The coastal suburb of Cottesloe in Perth has a unique character. “Popular with early morning joggers, public gym junkies, swimmers and surfers, it has a coastal tourist and affluent, leafy vibe going on all at the same time,” says Marcus Browne of MBa, an architecture studio in Perth. “Coastal beachside public amenities, surf clubs, kiosks and the like from the 50s and 60s were typically brutalist concrete forms to counter the strong winds and corrosive coastal conditions. So there is a distinct contextual reference that works in the area for concrete. It also seems to have become a popular material of choice for high-end homes in the area, with many featuring off-form concrete or smooth-faced cement rendered finishes.”
Whilst concrete was an apt material choice for Vodka Palace, a bi-level, 360 square metre home, Marcus also describes his client’s preference for concrete for its “ambient qualities of strength” and low maintenance. “My client wanted to capture a ‘cave-like’ spatial experience,” explains Marcus. “She has become increasingly introspective, and the zen-like atmosphere created by the moody mix of concrete and timber finishes gives her the serenity of space she requires for quiet contemplation.”
As a result, the house, despite having a large street-facing expanse of glass, is primarily designed to engender a feeling of being cocooned, whilst providing styled spaces for spontaneous entertaining. Aside from a central service core, the layout is primarily open plan, with the rear living area opening out an entertaining deck and Teppanyaki Bar. An additional, self-contained “black box” at the rear of the property offers discreet guest accommodation. Upper level bedrooms and bathrooms take advantage of the ocean views, glimpses of Fremantle and Rottnest to the south west.
The architect has taken advantage of the site’s north-south orientation, amplifying solar passive benefits, and drawing in desirable winter light.
Marcus has also taken advantage of the site’s north-south orientation, amplifying solar passive benefits, and drawing in desirable winter light. “The rear full height glazing and eaves let in the winter sun and keep out the harsh summer sun to the rear living area,” explains Marcus. “Equally beneficial is the proximity of the neighbours to shadow the eastern and western elevations from significant exposure to the searing summer sun. Concrete is great heat sink, so minimising the exposure of large expanses of concrete to the summer sun allowed us to use concrete as we have.”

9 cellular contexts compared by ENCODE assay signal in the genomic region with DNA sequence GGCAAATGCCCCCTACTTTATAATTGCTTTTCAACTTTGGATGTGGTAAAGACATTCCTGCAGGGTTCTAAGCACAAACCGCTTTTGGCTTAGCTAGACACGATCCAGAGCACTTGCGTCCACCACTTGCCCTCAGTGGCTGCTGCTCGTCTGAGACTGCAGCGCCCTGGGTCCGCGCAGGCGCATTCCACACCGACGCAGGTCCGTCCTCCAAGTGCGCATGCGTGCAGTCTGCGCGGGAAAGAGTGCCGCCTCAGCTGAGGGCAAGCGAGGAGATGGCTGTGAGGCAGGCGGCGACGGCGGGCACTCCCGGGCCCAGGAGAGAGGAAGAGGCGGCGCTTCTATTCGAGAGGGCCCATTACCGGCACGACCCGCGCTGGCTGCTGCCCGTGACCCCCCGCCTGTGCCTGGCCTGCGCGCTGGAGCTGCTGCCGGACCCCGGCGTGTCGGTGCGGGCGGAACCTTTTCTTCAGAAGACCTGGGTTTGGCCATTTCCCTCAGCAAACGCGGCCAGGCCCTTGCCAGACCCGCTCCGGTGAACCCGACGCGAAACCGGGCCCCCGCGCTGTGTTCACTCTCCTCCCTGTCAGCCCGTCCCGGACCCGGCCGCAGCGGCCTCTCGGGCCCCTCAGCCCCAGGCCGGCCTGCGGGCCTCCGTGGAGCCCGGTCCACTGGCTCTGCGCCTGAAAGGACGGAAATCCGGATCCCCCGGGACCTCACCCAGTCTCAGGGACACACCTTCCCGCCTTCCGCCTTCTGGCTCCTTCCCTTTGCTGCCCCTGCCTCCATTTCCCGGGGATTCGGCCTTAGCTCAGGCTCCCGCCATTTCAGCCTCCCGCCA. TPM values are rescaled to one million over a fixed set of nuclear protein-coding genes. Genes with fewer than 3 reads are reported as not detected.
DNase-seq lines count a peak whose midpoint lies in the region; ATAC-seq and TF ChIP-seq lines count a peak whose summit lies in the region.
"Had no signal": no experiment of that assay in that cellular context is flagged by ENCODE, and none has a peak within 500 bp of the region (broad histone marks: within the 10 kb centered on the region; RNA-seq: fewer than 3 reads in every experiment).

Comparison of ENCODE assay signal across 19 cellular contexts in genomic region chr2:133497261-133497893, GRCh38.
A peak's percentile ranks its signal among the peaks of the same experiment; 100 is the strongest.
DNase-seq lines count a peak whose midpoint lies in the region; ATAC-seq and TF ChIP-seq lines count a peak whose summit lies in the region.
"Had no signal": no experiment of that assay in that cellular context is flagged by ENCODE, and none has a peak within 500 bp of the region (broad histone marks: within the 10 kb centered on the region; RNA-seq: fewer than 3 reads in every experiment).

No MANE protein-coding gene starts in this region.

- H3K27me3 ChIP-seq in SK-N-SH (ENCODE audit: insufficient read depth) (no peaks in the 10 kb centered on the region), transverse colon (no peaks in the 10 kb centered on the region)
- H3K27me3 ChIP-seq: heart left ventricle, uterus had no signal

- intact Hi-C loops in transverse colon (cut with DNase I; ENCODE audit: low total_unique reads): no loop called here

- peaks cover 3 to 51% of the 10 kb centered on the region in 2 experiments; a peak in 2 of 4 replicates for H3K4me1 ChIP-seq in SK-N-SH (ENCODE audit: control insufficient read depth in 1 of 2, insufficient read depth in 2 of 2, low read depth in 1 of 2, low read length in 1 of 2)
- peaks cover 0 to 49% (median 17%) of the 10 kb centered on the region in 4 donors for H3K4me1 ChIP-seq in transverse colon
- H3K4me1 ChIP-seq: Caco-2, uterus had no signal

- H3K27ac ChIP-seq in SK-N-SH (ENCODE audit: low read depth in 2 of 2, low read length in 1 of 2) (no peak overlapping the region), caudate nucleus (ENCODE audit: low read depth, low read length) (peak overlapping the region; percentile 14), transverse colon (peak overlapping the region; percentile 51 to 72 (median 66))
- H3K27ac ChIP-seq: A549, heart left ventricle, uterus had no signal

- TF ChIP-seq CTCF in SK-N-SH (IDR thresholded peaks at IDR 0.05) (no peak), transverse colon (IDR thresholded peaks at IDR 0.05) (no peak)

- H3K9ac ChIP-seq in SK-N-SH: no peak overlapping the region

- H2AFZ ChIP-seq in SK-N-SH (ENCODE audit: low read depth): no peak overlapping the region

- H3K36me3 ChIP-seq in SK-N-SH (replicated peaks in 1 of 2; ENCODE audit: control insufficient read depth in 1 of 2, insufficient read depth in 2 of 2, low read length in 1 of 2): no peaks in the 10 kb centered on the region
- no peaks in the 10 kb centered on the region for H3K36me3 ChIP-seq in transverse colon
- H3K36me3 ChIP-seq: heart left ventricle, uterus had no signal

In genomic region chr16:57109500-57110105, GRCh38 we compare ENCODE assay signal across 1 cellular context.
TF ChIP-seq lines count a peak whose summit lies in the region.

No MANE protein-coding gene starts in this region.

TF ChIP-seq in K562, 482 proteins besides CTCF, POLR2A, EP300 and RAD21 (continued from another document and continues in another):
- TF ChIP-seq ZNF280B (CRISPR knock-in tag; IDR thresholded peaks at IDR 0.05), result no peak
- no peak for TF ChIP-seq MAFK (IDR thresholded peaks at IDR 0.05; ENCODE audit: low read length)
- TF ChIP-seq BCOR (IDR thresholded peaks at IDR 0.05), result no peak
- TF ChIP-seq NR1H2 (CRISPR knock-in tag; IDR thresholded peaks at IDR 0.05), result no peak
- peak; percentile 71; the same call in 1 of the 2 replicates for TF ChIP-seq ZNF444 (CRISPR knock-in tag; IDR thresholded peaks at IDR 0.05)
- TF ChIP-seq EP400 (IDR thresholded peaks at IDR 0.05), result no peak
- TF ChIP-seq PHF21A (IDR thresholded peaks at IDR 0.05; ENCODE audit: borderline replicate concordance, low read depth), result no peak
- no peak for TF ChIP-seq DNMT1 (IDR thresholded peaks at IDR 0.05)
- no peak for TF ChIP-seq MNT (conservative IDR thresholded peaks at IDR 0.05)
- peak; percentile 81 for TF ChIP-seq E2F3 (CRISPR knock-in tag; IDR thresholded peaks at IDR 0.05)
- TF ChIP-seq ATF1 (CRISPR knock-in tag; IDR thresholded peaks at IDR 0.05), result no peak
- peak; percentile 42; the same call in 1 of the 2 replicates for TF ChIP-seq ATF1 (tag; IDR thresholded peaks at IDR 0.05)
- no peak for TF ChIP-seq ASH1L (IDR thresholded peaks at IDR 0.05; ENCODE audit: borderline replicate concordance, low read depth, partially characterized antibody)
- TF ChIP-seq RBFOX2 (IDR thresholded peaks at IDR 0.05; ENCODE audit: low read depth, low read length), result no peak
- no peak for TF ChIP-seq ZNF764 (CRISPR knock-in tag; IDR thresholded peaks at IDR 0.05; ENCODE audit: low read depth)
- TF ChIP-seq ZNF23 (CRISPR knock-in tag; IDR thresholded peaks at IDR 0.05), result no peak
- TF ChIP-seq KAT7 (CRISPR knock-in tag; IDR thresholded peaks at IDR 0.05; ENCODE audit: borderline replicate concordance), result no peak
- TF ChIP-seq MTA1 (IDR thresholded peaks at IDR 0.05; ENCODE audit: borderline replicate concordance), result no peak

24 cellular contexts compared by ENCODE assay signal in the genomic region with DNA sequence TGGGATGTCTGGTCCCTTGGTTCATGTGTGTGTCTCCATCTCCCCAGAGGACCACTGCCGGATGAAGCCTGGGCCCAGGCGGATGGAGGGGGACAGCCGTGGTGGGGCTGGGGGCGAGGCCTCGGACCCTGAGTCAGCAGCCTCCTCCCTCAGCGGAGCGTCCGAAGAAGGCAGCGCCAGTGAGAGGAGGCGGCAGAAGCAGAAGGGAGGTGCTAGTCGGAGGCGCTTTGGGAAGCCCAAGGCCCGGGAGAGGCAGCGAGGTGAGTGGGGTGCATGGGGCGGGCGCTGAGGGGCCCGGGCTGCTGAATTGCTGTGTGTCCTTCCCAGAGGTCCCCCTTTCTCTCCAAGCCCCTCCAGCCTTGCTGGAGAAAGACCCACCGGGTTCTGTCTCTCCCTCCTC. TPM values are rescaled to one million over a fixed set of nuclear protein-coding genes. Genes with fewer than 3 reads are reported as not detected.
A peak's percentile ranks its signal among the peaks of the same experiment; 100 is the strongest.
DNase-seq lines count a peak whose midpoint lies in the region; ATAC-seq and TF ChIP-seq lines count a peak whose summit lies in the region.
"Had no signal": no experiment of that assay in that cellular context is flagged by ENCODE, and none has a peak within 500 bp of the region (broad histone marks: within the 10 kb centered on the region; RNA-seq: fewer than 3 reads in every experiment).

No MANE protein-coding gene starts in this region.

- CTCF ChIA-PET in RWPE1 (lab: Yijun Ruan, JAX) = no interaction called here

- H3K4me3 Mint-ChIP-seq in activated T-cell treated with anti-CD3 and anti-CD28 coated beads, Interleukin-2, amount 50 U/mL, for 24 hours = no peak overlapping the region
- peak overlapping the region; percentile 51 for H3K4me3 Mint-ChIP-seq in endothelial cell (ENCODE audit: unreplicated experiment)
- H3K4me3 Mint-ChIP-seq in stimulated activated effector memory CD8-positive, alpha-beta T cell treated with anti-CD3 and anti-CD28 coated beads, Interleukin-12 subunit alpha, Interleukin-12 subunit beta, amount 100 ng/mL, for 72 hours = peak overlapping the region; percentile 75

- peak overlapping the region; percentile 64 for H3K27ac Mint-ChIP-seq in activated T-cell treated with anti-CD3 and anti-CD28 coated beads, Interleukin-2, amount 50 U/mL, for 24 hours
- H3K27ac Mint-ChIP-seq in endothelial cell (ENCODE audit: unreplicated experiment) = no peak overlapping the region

The deck area also features a retractable roof system (made from recycled Iron Bark), attenuated for seasonal and daily climatic conditions. The material palette also includes regrowth wood, altered by thermal or non-toxic wood modifying processes, (“making the wood longer lasting and more dimensionally stable”, explains Marcus) as well as Accoya Wood, Luna Wood and Iron Ash. There is also a 6.6 kW 24 panel solar system and plans to install Tesla Powerwall Storage batteries.
Aesthetically, Vodka Palace reinforces, yet tempers the raw subterranean aesthetic with a range of timber finishes that offset the “coolness” of the concrete. “The client describes her home as ‘a secure and loving, masculine embrace,’” says Marcus. It’s a fitting description of a home that has approach the client brief with both creativity and environmental pragmatism.
Marcus Browne Architect
Photography by Dion Robeson
Rear 3 Way stacking door system from Sky-Frame
Concrete Vanities and bench tops from Concrete Studios
Nero Matrix for dark cabinetry from Cleaf
Designer Lining in Charcoal Matte from Glosswood
Haven black bathtub from Apaiser
Pinch Bathroom Tapware from RogerSeller
“The zen-like atmosphere gives the serenity of space she requires for quiet contemplation.”
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Tags: apaiser, brutalist architecture, brutalist design, Cleaf, coastal residence, concrete, Concrete Studios, Dion Robeson, Elana Castle, Glosswood, Marcus Browne, materiality, MBa, moody, Perth, Residential Architecture, rogerseller, Sky-Frame